Don Heer, instructor in the School of Electrical Engineering and Computer Science, created HWeekend and organized and ran the first seven. The event is also a networking experience for students, drawing mentors from companies like Eaton, HP, Intel, Microsemi, Micron, and Rockwell-Collins.
Heer is also part of the Innovation and Entrepreneurship committee composed of faculty from engineering and business who want to develop more innovation opportunities for students both within and outside the curriculum. He said the collaboration with business adds another dimension to experiential learning in engineering.
“The engineering is only good if there is an application that people want. So, I’m trying to provide students with situations where they have to work with others to figure out if what they are doing also makes sense to the rest of the world,” Heer said.
The College of Business provides activities such as workshops, mentoring, and start-up weekends for all students through InnovationX, the college’s emerging Center of Excellence for Innovation and Entrepreneurship. For example, Sandra Miller, the director of InnovationX, holds a drop-in workshop (LaunchU) once a week for students of any major who want to learn more about design thinking and methodologies to get a deeper understanding of user needs. To do this, she leads them through hands-on projects, such as prototyping a wallet, where they start with customer interviews.
Miller also co-taught a seminar course winter term with Todd Palmer, professor of nuclear science and engineering, called The Business of Technology-based Startups, where they brought in co-founders of companies to describe the different ways they approached building and scaling-up their company. She explained it’s not just for students who plan to launch a startup.
“Large companies are increasingly adopting entrepreneurial and innovation methodologies. What that means, is all our students absolutely need to have some of that vocabulary and fluency around innovation and entrepreneurship because they're going to be needing it in business,” Miller said.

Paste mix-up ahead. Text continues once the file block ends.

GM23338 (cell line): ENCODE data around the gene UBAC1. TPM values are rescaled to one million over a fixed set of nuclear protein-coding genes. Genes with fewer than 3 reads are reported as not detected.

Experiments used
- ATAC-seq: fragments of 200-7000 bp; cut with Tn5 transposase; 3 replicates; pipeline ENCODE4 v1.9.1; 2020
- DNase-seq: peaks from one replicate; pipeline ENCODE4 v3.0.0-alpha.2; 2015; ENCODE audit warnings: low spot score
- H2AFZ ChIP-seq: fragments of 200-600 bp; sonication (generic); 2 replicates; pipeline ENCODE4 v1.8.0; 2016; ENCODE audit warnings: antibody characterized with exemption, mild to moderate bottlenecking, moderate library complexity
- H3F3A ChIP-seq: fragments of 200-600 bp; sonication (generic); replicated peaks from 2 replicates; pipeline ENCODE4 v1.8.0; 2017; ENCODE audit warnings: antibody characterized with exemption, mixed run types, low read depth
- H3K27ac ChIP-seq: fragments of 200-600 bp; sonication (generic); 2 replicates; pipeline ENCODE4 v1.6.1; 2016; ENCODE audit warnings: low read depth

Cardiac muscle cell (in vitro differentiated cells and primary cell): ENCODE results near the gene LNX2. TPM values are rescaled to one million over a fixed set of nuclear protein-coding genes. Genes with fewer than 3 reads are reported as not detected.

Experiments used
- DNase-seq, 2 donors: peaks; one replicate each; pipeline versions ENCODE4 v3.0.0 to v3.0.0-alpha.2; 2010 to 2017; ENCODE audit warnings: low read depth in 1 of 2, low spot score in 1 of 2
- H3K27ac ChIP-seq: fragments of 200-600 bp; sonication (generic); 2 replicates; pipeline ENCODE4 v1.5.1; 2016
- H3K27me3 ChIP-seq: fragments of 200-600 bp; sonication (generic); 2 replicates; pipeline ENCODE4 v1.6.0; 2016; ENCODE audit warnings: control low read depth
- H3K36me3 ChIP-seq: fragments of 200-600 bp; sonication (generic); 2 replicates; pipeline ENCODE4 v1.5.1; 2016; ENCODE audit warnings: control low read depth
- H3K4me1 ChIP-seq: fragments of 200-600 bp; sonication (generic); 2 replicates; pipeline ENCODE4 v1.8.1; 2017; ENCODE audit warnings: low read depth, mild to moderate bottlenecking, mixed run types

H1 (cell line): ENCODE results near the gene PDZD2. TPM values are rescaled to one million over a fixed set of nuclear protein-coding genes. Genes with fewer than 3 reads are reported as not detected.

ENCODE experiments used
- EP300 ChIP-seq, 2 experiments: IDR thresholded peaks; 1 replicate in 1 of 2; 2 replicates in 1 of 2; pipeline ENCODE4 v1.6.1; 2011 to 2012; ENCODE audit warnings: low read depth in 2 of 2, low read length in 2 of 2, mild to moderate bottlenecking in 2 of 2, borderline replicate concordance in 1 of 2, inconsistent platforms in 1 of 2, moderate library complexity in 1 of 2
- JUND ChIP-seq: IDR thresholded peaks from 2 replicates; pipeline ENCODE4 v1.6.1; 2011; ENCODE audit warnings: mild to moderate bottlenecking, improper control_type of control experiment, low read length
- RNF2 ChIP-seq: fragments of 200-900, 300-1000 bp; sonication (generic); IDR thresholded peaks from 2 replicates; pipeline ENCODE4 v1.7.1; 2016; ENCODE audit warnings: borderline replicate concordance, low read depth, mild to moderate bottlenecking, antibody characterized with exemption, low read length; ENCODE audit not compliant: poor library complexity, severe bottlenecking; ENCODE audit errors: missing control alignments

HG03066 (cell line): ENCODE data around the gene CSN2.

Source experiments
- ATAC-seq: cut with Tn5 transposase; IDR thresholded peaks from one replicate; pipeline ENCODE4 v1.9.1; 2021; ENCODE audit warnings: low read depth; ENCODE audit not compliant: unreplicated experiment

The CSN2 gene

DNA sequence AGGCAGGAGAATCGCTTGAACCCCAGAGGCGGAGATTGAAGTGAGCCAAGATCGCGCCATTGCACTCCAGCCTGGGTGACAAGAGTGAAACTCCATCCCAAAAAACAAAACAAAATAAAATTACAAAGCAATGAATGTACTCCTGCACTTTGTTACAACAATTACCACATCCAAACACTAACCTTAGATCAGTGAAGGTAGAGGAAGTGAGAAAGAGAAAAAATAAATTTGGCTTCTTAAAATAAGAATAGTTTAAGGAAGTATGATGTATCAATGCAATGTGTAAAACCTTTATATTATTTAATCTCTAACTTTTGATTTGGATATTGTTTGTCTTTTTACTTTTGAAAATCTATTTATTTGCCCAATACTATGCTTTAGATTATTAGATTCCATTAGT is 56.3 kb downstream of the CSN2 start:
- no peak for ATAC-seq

The partnership between the two colleges extends beyond undergraduate education. In fall of 2017, the first students will arrive for a new master’s track in software innovation. The track is intended for software developers who want to upgrade their skills so that they can eventually become software designers and architects. It was the brain child of Chris Scaffidi, associate professor of computer science, who saw a need for a master’s program that was project-based rather than research-based.
“This program is particularly relevant for people wanting to advance in industry because it is designed to develop technical, teamwork and leadership skills though real-world projects,” Scaffidi said.
The centerpieces of the track’s computer science courses are agile development, software project management, and software maintenance and evolution. Scaffidi partnered with James Coakley, associate dean of the College of Business, who is designing the business portion of the curriculum including courses on managerial decision tools, managing and marketing, and venture management.
Coming full circle
Since many of the partnership programs are new there no metrics yet to measure the impact they are having on students, but that is something that Heer is working on next. Scaffidi also plans to closely watch the success of the graduate program. In the meantime, staff in engineering and business are gauging success by the popularity of the programs.
“My office is right across from the makerspace, and when I leave in the evening I look in to see what is happening, and there's always people working in there. And that's just awesome!” Miller said.